All included patients were subject to detailed history taking and thorough clinical examination with special emphasis on the disease duration, transfusion history, chelation therapy details, renal, hepatic, and nutritional histories, and history of splenectomy, along with anthropometric measurements.

The following laboratory investigations were taken while the patients and controls were fasting and just before packed RBCs transfusion for the patients, including complete blood count (CBC) using Sysmex XT-1800i (Sysmex, Japan), examination of Leishman-stained smears for red blood cell (RBCs) morphology and differential white blood cells (WBCs), peripheral blood staining by Brilliant Cresyl blue and examination of stained smear for reticulocyte count, qualitative and quantitative hemoglobin analysis using HPLC by D-10 (BioRad, Marnes La Coquette, France), and liver and kidney function tests as well as serum ferritin on Cobas Integra 800 (Roche Diagnostics, Mannheim, Germany). Serum ferritin level was measured every 3 months during the study with calculation of the mean value of the last year prior to the study in order to know the ferritin trend. Serum vitamin A (retinol) and vitamin E (alpha-tocopherol) were estimated by high pressure liquid chromatography (HPLC) according to the method of Tee and Khor [9]. Vitamin C (ascorbic acid) was measured by HPLC according to the method of Gazdik et al. [10].

Serum folic acid and B12 were estimated by Thin Layer Chromatography according to the method of Ponder et al. [11]. Serum total homocysteine is elevated in both folate and B12 deficiencies. Methylmalonic acid is a specific marker of B12 metabolic insufficiency. The serum levels of both tHcy and (MMA) were estimated by HPLC.

Serum trace elements were estimated by atomic absorption spectrometry according to method by Carrero and Tyson [12].

3. Statistical Analysis

Analysis of data was done using statistical program for Social Science version 15 (SPSS Inc., Chicago, IL, USA). Quantitative (numerical) variable was described in the form of ranges, means, and standard deviations. Qualitative (categorical) variables were described as numbers and percentages. In order to compare parametric quantitative variables between two groups, student -test was applied or Mann-Whitney (MW) for small sample size. Comparison between categorical variables was performed using Chi-square () test or Fischer’s exact test, for small sample size. A value <0.05 was considered significant in all analyses.

4. Results

The present study included 108 B-thalassemia-major patients (68 males and 40 females), with a mean age of 9.85 + 4.3 years (range; 2–17 years). Sixty healthy controls were included (36 males and 24 females) with a mean age 10 + 3.9 years (range; 4–17 years). Table 1 shows the demographic, clinical, and laboratory data of the patients and controls. Patients had significantly lower weight and height as compared to controls. Positive consanguinity and thalassemic brothers or sisters in the family were detected in 62.05% and 39.8% of patients, respectively, as in our community there is high incidence of consanguineous marriage. All patients were transfusion dependent on packed RBCs transfusion index of  mL/kg/year. They received one to three times transfusions per month of about 15 mL packed RBC/kg, aiming to keep their hemoglobin level not less than 9 g/dL. Patients were on regular folic acid supplementation of one mg per day. Thirty-one patients were splenectomized. The most common signs of vitamin deficiency were skin manifestations as xerodrema with scaling which were detected in 37 patients (34.3%) mainly related to deficiency of vitamin A, vitamin D, zinc, and fatty acids, in addition to dehydration.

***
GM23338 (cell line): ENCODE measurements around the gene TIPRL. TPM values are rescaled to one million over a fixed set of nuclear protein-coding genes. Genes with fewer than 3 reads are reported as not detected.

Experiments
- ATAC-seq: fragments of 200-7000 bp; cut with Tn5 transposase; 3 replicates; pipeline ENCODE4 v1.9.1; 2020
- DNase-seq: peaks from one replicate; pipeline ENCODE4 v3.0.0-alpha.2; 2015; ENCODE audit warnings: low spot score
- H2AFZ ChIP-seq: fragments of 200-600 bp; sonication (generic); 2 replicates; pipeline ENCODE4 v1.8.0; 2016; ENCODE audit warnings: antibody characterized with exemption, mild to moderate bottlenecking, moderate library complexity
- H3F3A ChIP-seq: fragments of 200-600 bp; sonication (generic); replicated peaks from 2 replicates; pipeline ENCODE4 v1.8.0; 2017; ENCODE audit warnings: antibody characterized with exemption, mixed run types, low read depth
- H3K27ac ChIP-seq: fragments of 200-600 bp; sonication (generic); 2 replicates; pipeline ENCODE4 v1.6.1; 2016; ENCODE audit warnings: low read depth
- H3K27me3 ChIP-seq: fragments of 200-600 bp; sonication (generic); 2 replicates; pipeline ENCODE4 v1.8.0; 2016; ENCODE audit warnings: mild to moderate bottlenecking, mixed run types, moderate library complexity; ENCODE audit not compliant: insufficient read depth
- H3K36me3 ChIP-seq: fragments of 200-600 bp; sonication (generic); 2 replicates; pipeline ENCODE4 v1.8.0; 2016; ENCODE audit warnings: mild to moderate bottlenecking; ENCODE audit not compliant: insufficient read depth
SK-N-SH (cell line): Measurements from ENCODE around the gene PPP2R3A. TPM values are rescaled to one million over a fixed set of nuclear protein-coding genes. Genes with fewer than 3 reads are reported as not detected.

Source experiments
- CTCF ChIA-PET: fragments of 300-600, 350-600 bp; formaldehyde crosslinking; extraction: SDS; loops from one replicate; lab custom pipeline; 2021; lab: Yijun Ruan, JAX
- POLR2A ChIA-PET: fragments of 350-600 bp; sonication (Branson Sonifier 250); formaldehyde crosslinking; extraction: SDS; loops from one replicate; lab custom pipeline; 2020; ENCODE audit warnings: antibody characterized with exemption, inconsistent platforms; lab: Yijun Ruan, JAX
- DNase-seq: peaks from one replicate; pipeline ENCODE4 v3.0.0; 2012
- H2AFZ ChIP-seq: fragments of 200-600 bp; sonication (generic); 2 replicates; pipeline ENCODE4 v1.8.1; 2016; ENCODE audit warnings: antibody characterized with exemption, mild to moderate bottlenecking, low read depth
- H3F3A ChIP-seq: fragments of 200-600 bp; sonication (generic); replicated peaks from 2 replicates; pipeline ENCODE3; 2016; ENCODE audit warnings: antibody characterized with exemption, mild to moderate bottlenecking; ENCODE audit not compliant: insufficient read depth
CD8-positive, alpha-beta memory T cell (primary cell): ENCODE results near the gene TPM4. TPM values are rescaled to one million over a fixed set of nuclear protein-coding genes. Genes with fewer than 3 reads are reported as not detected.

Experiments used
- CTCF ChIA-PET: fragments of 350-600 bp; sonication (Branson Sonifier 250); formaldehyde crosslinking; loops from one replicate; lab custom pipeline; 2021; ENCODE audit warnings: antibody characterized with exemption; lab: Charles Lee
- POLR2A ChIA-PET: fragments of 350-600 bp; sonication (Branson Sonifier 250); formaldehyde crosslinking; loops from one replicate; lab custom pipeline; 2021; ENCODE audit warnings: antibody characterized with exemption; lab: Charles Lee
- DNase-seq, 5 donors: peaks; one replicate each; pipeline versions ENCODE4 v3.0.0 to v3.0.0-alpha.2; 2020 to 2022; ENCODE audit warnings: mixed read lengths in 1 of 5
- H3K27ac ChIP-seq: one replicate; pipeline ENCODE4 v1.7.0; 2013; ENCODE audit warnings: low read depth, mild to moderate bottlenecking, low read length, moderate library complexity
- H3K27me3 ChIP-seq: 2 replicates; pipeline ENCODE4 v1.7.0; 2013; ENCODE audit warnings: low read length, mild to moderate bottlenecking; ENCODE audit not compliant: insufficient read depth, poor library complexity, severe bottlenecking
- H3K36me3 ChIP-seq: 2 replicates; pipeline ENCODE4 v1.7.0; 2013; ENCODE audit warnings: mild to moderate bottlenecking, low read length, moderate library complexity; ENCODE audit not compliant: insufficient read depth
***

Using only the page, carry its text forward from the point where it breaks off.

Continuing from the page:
tab1
Table 1: Demographic, clinical, and laboratory data of patients and controls.

Neuropsychiatric manifestations in the form of fatigue, depression, cognitive changes, numbness, and parathesia in the lower limbs were detected in 43 patients (39.8%), which were related to vitamin B12 deficiency, chronic anemia, hypoxia, iron overload, thromboemboli, use of deferoxamine, and the effect of the chronic nature of the disease itself.

Unavailability of the data concerning dietary regimens was the main limitation of the current study. Regarding chelation, most of patients were on combined therapy of deferoxamine and deferiprone (45 patients), 27 patients were on deferoxamine, and 36 patients were on deferiprone with only 43.5% compliance. Compliance was defined as receiving 75% or more of the prescribed chelating agent dose. We have the limitation of being dependent on history for compliance assessment which is not reliably accurate. Regarding the hematological and biochemical results of the studied patients and controls, there was a significant decrease of hemoglobin concentration and significant increase of total bilirubin, AST, ALT, and serum ferritin in thalassemic patients as compared to controls.